After you ’ re done crop-dusting and getting sprayed, you can head to Lumpini Park where the chief festivities are taking place. The park is full of games, rides for kids, festival fare and shows. They besides hold an annual beauty contest during this time deoxyadenosine monophosphate well .
We found that Lumpini Park was the perfect stead to dry off in the hot Bangkok sunlight, enjoy the delightful local food, and watch the more traditional festivities of Songkran take home .
All in all, we had a great time celebrating Songkran in Bangkok. The vibes were well, the fights were honest but paying for urine was less fun. And best of all, we were staying at Cloud on Saladaeng, a rock ’ sulfur throw aside from the action. But more on that later…

Where to celebrate Songkran in Bangkok

There are a few places in Bangkok where you can celebrate Songkran in all its glory .

  • Silom Road: This is where we celebrated Songkran and we loved it. Located near Lumpini Park, this is the perfect place to experience Songkran in a more local way. Just be aware that you will be splashed from all around, including from the railway station above!
  • Khao San Road: This is probably (no, for sure) the most popular place to celebrate Songkran in Bangkok. Things get very loud and wild here on a regular day, so you can only imagine what Songkran is like. Don’t be surprised to see people get more and more drunk as the day goes on (especially when the sun goes down)
  • Siam Square: If you want to celebrate with your kids or your family, head to Siam Square for “White Songkran”. White Songkran is the PG-version of Songkran. It’s more family and child-friendly. There’s no alcohol or scantily-clad dressed people here. The party is definitely less rowdy and better for the kiddos.

Celebrating Songkran in Chiang Mai

Getting splashed during Thai New Year in Chiang Mai - WeDidItOurWay.com Chiang Mai insanity For Day 3 of Songkran, we were in Chiang Mai. And wow, were we in for a surprise. If we thought Bangkok was crazy, Chiang Mai was on a wholly fresh degree .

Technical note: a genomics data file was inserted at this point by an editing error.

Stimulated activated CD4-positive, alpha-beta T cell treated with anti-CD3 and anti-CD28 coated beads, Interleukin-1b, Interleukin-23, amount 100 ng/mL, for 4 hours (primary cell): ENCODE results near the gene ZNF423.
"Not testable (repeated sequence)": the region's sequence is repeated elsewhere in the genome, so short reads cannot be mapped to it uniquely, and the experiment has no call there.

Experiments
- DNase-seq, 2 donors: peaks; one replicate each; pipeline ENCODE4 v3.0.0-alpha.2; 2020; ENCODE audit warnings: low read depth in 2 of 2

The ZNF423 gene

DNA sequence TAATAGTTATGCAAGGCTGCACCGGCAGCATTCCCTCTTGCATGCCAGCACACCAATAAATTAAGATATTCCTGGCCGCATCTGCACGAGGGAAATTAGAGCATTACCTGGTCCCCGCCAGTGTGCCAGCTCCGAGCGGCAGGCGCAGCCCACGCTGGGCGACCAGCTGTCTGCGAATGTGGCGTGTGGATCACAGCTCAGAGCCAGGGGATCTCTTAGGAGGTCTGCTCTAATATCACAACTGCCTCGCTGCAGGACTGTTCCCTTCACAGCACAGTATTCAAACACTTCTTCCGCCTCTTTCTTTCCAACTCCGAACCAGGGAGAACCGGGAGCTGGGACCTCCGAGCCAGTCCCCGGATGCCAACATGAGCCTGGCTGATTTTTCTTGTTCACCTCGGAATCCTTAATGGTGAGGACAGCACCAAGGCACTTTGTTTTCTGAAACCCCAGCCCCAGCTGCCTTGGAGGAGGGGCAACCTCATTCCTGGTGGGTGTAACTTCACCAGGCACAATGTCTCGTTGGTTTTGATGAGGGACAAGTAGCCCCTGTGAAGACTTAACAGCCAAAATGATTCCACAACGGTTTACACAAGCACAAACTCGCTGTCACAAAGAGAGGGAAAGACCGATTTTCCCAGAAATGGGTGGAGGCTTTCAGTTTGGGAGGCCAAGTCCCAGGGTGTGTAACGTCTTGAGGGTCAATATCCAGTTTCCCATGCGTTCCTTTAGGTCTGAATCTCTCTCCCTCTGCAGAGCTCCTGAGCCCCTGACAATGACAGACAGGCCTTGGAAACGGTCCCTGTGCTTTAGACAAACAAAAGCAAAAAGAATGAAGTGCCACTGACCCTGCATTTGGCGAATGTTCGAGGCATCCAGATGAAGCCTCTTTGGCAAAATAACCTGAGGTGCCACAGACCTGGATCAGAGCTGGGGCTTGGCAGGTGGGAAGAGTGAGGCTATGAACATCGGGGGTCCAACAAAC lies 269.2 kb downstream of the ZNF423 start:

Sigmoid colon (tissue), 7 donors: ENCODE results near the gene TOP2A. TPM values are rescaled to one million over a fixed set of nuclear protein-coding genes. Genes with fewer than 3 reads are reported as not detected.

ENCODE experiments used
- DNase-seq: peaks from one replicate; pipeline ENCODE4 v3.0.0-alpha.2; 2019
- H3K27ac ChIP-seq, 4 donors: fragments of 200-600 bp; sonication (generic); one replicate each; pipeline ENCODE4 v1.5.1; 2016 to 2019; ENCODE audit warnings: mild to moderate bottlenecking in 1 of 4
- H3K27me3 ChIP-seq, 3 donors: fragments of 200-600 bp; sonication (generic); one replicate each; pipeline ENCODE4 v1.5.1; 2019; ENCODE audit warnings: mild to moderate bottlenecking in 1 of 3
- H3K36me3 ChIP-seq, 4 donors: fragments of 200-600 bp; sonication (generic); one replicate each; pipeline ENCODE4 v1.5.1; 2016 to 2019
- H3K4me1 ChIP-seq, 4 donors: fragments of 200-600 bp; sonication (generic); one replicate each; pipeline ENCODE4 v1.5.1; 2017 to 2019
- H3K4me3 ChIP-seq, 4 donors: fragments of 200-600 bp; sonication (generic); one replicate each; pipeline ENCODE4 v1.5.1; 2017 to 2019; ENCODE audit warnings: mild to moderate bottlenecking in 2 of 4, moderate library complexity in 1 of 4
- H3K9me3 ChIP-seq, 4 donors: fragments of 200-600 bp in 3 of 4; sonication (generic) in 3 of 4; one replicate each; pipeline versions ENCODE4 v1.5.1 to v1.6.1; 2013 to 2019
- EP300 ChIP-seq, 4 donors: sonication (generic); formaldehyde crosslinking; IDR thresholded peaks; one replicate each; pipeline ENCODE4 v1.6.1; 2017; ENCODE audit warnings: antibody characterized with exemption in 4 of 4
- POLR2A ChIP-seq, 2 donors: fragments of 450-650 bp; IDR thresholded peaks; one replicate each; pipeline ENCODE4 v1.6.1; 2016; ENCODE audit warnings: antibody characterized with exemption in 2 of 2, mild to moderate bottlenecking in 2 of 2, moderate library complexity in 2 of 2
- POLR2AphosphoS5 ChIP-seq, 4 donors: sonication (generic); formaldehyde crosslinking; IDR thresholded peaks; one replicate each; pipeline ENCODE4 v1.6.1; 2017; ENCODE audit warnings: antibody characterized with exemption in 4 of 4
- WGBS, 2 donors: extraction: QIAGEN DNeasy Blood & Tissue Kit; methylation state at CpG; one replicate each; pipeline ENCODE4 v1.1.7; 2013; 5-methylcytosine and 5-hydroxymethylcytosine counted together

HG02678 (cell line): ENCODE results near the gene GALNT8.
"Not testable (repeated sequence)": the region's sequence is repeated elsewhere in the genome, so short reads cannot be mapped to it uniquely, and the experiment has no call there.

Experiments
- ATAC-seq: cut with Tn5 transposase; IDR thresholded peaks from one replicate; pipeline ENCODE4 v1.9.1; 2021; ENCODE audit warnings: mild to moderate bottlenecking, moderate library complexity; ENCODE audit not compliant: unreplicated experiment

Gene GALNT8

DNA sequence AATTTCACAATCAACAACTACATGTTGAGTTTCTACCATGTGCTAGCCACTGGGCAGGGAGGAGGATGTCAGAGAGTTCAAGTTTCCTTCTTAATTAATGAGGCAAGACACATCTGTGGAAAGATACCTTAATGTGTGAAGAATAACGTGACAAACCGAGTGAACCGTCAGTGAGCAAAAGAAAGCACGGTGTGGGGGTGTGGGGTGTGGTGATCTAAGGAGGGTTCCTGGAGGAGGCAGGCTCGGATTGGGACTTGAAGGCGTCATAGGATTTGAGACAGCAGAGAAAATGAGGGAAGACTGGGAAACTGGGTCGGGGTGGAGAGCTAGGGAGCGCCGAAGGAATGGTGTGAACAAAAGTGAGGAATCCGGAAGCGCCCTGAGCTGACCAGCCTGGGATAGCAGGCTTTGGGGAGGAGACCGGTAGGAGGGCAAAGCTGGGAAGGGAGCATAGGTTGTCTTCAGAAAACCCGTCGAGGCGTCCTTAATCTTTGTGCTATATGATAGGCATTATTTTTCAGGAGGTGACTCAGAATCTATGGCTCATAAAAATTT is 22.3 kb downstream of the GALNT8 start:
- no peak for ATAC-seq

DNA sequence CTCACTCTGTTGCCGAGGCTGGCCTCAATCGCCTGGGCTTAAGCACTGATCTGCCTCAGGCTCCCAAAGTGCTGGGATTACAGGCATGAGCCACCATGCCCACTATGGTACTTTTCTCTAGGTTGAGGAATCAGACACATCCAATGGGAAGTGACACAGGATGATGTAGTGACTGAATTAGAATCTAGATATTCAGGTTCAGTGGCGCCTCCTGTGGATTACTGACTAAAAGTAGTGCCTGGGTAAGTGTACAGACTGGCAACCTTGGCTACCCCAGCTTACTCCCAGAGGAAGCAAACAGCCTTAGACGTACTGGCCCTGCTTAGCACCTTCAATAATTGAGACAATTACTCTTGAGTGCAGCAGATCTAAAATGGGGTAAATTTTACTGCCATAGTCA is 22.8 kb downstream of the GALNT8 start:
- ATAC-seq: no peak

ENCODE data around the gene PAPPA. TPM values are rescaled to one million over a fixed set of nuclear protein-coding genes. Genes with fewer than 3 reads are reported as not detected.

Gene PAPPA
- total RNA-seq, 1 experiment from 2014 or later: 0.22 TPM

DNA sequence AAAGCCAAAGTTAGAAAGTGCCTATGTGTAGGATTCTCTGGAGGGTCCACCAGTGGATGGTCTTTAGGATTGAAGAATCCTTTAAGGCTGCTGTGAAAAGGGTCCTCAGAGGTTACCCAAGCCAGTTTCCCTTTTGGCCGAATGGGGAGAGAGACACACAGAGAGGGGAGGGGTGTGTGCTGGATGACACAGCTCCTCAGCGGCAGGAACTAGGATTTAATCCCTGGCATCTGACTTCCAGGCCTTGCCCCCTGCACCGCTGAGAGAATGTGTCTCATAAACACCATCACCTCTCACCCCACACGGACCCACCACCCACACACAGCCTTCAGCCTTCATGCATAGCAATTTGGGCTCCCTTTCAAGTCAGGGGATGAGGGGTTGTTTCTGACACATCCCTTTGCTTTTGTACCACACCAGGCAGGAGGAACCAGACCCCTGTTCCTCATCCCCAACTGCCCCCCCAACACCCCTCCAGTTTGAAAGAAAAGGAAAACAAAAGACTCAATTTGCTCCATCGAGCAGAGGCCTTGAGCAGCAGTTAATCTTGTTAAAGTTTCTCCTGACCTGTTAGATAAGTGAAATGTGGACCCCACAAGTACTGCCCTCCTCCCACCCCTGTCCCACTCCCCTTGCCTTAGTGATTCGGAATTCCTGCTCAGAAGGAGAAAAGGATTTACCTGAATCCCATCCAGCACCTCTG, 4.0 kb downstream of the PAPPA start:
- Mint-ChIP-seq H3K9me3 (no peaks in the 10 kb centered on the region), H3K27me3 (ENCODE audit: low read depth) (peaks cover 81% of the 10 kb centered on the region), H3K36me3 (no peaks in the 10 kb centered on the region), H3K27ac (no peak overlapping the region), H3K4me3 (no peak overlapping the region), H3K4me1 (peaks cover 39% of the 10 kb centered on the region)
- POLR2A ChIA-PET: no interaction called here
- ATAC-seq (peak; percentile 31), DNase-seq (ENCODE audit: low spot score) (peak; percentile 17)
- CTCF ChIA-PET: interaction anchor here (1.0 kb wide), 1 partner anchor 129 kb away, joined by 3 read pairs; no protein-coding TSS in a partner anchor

We celebrated chiefly in the Old City, but people everywhere were armed with buckets and hoses, quick to splash anyone and everyone. Forget any rules you may know about Songkran, they don ’ thymine apply here in Chiang Mai .
A ruthless splasher during Thai New Year in Chiang Mai - WeDidItOurWay.com When she just won’t share the cold water Kids were lining up at the river, pulling water out to splash everyone. Firefighters had their hoses set up splashing everyone and filling up their bottles. People were sitting on the binding of pickup trucks and splashing pedestrians as they drove by. No casual you were getting them back. It was total chaos and it was a freakin ’ blast !
Within 5 minutes of leaving our hotel, we were already soaking wet. From head to toe, drenched in ice-cold urine. We got ambushed by kids hiding behind a wall. then, the prowler attack by the previous couple on their balcony. last, the quietly restaurant owner who snuck up on us and poured a whole bucket of ice body of water on our backs .
We walked through the city, splashing and getting splashed, laughing until our ab hurt. This is what being a kyd again feels like !

Where to celebrate Songkran in Chiang Mai

Chiang Mai sure knows who to party during Songkran. here are the main areas you can celebrate :

  • Old City: This is probably the best place to celebrate Songkran. This is where you’ll see the biggest water fights and tons of entertainment too. Even a few blocks away, people will be throwing water. The biggest celebrations will happen at Thapae Gate and all around the moat.
  • Nimmanhaemin Road: Also called Nimman Road, this is one of the trendiest areas in Chiang Mai. Expect to see tons of people, water battles, and entertainment (think performers and DJs) mainly at the entrance of the Maya mall.
  • Join a tuk-tuk tour: We didn’t know about this option until the day we saw it with our own eyes… and got splashed by one of them! We saw tuk-tuks with buckets of water driving around and splashing people. We even saw people on the backs of pickup trucks with barrels of water, water guns, hoses, and buckets. You’ll get to cover more ground and see more of the city.

A winning strategy for the Songkran water fight

just like in any war, you need a beneficial scheme. hera are the Songkran techniques that worked best for us :

  • In Chiang Mai, grab a bucket, find a watering hole and splash away
  • In Bangkok, get a few people together, screaming all together and spraying in one direction. An epic water war will inevitably follow!
  • It might sound mean but aim for the kids. Their response is usually hilarious. They are ruthless and will fight back and their parents will counter-attack too.